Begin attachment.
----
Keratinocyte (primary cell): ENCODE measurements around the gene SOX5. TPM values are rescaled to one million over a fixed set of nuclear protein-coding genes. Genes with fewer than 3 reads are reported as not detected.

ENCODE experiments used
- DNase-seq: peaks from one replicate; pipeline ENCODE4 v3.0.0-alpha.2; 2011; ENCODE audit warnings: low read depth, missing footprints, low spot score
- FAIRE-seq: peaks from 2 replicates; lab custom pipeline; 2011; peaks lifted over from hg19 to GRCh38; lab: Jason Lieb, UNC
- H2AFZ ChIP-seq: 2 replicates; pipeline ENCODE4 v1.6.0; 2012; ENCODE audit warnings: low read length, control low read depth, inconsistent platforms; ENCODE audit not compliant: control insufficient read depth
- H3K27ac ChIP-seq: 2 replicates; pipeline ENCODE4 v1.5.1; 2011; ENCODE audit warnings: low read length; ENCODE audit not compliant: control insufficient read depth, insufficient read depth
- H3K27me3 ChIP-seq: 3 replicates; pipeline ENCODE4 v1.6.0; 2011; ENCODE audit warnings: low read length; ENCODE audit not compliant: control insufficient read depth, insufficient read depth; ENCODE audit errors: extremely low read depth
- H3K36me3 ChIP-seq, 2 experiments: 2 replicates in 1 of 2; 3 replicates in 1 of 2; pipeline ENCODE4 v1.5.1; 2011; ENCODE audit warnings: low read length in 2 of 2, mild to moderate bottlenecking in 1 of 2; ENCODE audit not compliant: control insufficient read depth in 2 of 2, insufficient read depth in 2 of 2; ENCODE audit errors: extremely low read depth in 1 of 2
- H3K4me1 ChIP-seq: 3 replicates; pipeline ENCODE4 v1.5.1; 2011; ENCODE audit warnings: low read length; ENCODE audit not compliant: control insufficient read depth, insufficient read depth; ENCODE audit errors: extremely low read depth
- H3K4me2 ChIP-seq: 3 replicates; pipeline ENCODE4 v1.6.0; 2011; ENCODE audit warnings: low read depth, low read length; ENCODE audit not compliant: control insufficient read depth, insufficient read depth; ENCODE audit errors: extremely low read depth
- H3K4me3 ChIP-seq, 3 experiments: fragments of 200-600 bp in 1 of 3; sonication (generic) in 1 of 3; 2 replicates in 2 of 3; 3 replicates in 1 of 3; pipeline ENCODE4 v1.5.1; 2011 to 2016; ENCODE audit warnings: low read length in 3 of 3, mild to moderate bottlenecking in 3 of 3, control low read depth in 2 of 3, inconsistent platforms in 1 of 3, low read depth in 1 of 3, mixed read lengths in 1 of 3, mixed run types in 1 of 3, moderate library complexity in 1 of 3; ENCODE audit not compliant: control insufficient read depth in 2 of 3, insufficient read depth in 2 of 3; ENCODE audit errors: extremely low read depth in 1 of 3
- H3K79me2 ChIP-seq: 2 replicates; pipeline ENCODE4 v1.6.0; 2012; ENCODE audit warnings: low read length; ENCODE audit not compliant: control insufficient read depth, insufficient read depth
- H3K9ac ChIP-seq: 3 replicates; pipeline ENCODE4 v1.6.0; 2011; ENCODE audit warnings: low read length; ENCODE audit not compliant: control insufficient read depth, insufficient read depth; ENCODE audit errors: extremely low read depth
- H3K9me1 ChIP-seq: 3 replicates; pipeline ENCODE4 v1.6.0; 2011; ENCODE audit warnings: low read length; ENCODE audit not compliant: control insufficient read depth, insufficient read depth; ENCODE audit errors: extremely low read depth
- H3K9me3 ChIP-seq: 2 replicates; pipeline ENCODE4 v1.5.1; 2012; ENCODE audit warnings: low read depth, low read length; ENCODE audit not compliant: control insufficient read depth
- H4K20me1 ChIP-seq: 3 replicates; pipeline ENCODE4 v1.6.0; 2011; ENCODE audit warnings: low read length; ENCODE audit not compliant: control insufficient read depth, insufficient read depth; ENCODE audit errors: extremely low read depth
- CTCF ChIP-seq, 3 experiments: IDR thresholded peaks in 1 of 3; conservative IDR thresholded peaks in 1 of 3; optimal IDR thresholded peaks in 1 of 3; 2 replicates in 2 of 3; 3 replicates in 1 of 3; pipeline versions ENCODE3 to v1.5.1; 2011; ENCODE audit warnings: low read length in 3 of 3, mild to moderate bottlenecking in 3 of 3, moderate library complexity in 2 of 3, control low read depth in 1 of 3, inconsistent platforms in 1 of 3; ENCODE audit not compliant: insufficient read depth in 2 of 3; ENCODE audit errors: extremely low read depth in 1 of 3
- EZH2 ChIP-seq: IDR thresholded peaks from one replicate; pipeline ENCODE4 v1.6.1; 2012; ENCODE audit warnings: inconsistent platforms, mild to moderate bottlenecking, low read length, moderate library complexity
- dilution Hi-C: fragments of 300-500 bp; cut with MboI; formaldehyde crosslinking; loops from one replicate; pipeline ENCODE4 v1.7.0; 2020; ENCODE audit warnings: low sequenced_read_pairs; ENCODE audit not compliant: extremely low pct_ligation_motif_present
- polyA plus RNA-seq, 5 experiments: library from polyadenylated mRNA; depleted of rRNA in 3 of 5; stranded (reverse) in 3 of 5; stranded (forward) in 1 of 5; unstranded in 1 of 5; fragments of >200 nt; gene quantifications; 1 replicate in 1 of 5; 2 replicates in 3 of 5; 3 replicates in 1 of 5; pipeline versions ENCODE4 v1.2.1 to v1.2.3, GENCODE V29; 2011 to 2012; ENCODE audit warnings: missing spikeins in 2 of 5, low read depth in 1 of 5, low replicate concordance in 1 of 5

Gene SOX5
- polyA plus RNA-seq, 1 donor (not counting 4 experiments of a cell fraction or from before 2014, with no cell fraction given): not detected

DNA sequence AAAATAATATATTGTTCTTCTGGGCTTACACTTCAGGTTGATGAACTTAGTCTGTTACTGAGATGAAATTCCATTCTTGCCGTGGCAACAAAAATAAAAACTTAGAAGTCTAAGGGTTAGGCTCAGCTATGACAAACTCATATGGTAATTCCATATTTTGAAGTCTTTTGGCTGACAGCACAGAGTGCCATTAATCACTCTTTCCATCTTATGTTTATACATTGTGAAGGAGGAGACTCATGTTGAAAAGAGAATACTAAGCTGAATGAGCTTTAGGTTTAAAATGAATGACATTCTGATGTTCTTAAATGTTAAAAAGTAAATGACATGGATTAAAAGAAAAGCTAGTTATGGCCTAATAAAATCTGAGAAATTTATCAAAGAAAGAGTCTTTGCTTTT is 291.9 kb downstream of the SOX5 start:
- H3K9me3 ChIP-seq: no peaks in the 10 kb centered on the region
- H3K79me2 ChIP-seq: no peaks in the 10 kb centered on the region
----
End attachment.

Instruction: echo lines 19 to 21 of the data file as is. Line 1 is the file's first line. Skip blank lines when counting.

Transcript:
- dilution Hi-C: fragments of 300-500 bp; cut with MboI; formaldehyde crosslinking; loops from one replicate; pipeline ENCODE4 v1.7.0; 2020; ENCODE audit warnings: low sequenced_read_pairs; ENCODE audit not compliant: extremely low pct_ligation_motif_present
- polyA plus RNA-seq, 5 experiments: library from polyadenylated mRNA; depleted of rRNA in 3 of 5; stranded (reverse) in 3 of 5; stranded (forward) in 1 of 5; unstranded in 1 of 5; fragments of >200 nt; gene quantifications; 1 replicate in 1 of 5; 2 replicates in 3 of 5; 3 replicates in 1 of 5; pipeline versions ENCODE4 v1.2.1 to v1.2.3, GENCODE V29; 2011 to 2012; ENCODE audit warnings: missing spikeins in 2 of 5, low read depth in 1 of 5, low replicate concordance in 1 of 5

Gene SOX5